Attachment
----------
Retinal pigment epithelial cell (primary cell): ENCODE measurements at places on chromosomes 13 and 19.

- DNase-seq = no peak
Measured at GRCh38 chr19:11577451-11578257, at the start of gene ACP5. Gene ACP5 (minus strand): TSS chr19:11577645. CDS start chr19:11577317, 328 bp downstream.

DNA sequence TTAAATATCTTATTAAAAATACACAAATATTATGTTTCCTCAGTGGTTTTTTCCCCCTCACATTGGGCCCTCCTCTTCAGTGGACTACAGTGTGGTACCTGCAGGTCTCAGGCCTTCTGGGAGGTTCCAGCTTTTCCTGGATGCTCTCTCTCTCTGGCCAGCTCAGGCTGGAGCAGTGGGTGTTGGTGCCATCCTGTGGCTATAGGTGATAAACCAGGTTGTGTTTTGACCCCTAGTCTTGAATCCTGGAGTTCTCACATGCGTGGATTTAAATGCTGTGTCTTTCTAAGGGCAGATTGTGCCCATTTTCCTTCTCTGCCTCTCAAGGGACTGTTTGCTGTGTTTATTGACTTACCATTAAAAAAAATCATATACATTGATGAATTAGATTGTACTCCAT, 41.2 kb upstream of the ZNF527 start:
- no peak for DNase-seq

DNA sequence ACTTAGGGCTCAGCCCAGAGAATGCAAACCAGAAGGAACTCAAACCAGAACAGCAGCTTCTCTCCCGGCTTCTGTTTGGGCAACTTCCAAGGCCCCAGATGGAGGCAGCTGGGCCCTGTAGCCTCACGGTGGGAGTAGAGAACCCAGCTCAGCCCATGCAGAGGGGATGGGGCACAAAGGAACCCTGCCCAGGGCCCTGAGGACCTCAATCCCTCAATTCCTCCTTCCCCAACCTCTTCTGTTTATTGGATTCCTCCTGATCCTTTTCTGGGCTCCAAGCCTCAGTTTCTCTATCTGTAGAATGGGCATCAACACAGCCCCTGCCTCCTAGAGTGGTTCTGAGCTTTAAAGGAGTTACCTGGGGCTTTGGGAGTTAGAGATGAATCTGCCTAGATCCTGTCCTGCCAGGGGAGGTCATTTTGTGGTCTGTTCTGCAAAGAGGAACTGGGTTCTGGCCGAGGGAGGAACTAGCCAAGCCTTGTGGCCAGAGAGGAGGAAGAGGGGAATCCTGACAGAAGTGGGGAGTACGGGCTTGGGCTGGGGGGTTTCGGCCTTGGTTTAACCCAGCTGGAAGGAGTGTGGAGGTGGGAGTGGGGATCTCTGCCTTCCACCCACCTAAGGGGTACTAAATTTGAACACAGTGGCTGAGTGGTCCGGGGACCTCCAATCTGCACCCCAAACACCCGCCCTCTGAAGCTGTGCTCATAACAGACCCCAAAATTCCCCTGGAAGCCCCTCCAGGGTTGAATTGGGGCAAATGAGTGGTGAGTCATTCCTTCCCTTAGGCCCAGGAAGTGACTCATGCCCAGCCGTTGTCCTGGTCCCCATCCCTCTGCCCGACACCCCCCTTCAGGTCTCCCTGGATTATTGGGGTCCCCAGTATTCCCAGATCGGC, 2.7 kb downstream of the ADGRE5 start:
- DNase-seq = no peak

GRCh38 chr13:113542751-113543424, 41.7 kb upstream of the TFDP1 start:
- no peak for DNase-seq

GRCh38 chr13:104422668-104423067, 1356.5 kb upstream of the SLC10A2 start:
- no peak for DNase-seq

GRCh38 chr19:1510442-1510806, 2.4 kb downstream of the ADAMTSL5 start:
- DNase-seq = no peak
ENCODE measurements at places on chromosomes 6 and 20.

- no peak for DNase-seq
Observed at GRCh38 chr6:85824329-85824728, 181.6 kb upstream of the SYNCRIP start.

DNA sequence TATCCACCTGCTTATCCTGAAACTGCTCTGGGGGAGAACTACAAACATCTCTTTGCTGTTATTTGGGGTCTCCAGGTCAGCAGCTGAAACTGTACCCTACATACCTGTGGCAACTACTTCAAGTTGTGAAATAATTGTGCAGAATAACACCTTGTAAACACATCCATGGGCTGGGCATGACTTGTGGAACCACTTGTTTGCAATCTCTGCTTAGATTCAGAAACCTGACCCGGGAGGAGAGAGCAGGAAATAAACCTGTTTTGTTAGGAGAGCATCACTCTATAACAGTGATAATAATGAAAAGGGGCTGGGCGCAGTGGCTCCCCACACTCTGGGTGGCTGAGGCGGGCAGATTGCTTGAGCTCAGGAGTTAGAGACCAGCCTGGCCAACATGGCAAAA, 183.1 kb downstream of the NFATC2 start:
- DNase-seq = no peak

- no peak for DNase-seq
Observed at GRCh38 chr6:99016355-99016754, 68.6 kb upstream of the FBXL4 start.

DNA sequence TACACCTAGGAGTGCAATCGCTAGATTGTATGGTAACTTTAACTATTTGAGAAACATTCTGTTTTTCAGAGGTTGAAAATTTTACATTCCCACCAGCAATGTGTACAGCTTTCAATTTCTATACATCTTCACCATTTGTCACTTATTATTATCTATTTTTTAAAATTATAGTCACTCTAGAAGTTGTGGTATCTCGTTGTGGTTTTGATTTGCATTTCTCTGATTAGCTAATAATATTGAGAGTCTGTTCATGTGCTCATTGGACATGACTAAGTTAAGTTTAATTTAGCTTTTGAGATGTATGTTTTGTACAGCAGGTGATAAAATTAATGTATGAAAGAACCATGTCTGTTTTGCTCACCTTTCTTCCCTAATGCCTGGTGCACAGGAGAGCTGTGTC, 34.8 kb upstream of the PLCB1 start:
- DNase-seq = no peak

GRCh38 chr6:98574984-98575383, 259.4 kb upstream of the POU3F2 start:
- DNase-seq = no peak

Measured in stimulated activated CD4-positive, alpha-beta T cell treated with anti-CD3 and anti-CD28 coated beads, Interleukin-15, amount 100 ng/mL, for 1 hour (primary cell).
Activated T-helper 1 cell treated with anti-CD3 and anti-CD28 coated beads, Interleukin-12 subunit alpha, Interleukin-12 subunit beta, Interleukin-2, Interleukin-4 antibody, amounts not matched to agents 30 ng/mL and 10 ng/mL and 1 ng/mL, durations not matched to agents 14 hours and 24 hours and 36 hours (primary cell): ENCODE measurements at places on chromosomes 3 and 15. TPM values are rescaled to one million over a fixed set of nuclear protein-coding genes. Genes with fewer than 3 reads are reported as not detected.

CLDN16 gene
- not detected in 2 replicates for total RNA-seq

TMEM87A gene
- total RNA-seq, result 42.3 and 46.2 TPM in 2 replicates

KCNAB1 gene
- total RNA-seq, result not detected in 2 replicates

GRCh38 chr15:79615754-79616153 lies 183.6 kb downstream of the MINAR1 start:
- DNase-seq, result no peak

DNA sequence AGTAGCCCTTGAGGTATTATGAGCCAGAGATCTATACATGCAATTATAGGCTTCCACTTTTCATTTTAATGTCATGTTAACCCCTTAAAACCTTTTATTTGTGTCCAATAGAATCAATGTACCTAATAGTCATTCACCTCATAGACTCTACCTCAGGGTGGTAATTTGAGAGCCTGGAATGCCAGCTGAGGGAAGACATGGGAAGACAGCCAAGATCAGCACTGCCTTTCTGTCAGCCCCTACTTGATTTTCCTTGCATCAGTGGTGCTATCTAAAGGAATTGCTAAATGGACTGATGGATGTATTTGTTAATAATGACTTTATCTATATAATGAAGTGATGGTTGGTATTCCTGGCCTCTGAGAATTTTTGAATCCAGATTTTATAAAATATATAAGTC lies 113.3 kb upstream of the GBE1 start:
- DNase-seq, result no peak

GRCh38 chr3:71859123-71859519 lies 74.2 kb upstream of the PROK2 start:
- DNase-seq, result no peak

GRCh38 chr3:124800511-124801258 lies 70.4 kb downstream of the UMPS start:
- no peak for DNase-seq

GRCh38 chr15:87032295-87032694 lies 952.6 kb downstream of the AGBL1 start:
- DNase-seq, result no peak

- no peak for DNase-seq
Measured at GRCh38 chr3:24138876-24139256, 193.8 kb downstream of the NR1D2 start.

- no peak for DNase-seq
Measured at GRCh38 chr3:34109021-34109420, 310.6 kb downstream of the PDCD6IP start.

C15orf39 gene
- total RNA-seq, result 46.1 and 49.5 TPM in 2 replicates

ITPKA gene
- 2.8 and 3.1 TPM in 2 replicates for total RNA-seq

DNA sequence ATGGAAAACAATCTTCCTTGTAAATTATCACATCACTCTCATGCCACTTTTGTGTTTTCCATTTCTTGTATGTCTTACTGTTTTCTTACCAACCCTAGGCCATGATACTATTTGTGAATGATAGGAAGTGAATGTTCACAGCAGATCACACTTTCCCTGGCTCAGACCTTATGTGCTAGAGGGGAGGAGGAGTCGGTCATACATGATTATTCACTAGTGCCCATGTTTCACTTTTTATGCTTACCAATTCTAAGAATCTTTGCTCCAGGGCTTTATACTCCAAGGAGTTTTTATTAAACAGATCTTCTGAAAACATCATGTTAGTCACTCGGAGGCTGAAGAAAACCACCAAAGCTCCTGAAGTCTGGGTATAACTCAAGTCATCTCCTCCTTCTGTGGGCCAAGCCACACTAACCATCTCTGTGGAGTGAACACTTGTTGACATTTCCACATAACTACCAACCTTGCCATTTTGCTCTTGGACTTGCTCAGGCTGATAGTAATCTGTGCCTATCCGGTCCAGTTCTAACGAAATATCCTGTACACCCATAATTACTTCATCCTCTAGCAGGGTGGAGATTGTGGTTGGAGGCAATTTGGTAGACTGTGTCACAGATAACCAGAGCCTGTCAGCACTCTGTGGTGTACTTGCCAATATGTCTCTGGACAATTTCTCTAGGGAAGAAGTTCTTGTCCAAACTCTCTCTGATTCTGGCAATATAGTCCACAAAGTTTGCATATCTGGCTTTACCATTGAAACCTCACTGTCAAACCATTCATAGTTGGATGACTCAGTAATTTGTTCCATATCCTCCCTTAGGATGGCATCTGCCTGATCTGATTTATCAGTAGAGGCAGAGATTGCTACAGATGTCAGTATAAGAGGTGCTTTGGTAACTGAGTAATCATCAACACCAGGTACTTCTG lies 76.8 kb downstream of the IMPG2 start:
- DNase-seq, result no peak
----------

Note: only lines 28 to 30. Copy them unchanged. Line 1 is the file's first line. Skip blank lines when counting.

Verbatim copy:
- not detected in 2 replicates for total RNA-seq

TMEM87A gene
- total RNA-seq, result 42.3 and 46.2 TPM in 2 replicates